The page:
We made a recommendation about this.

People thought that volunteers were caring and compassionate. Volunteers were trusted and well thought of by the families they provided respite for. People said the care was safe.

Volunteers had received intensive training and induction that included protecting people from abuse and showed a good understanding of what their responsibilities were in preventing abuse. Procedures for reporting any concerns were in place. The management knew how and when they should escalate concerns following the local authorities safeguarding protocols.

Other training included information about the Mental Capacity Act 2005, safe moving and handling, infection control and first aid.

Working in community settings volunteers often had to work on their own, but they were provided with good support and an ‘Outside Office Hours’ number to call during evenings and at weekends if they had concerns about people. The service could continue to run in the event of emergencies arising so that people’s care would continue. For example, if a respite volunteer became ill or if there was a power failure at the main office.

Recruitment policies were in place that had been followed. Volunteers were recruited safely and had been through a thorough selection process that ensured they were suitable to work with people who needed safeguarding. Safe recruitment practices included background and criminal records checks prior to volunteers starting work.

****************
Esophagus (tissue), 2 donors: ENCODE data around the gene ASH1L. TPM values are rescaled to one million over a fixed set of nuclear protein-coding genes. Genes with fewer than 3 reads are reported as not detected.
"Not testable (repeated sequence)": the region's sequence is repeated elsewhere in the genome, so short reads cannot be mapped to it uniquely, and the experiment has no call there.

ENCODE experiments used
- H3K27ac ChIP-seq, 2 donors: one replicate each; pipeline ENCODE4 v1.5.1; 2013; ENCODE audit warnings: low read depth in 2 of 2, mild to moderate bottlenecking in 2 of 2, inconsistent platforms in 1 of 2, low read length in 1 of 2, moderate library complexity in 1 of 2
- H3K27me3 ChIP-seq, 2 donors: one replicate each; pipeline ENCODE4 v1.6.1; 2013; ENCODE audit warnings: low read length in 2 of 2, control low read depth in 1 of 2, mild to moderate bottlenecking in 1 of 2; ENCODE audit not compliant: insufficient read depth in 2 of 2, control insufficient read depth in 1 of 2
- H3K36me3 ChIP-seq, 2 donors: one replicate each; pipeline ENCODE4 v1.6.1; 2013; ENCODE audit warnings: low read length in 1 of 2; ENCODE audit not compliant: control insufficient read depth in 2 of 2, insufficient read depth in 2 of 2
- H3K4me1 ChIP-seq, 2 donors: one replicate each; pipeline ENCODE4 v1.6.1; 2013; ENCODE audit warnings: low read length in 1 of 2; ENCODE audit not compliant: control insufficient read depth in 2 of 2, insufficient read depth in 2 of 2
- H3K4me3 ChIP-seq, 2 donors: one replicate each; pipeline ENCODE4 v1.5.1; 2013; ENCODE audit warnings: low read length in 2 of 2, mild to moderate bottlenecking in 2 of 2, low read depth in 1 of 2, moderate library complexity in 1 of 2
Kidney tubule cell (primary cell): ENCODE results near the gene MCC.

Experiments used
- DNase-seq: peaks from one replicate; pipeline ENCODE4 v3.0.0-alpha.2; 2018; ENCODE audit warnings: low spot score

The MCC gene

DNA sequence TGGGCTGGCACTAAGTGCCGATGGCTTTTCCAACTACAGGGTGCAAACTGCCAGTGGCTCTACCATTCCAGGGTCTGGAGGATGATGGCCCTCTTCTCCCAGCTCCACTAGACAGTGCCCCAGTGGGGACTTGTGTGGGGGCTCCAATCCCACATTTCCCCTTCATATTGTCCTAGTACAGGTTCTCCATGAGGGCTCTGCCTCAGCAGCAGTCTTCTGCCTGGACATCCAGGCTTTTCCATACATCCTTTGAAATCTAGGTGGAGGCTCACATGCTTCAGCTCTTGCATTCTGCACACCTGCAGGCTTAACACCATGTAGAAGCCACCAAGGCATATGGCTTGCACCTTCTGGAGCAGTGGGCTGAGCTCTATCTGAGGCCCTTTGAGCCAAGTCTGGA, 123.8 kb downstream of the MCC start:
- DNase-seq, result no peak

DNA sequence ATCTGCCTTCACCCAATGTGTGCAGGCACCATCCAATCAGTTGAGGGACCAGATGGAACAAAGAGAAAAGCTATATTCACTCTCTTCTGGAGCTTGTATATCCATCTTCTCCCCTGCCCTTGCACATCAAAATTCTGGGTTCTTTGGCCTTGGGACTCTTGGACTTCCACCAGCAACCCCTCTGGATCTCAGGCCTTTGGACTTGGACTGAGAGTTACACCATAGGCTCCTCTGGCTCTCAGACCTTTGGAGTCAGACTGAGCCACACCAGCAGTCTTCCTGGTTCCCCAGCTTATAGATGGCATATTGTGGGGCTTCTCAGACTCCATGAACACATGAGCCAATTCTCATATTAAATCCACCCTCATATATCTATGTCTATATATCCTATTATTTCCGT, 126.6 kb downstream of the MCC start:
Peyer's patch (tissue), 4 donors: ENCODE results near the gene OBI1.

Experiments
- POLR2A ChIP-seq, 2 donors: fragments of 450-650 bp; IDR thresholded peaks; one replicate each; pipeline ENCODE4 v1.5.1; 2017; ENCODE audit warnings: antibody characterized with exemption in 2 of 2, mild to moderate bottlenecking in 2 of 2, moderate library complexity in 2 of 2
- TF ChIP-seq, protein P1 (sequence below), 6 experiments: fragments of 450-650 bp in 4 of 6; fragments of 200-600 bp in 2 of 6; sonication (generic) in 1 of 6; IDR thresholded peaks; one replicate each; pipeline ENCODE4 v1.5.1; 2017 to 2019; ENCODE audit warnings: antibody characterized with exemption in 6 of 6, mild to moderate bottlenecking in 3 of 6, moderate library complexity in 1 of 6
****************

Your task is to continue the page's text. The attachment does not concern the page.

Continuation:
People experienced care from volunteers who were well trained and understood their needs. They told us that volunteers followed the agreed care routines and they trusted them in their own homes.

Volunteers had been trained to administer medicines safe

Inspection carried out on 28 November 2013

During a routine inspection

We found the agency had all the required policies and procedures in place to ensure people's safety and welfare was maintained. All volunteers were seen to have been through a thorough recruitment process. All volunteers had undertaken mandatory training required to carry out their role and some had been supported to gain extra qualifications. This meant that the needs of the people using the service were met by experienced and well trained volunteers.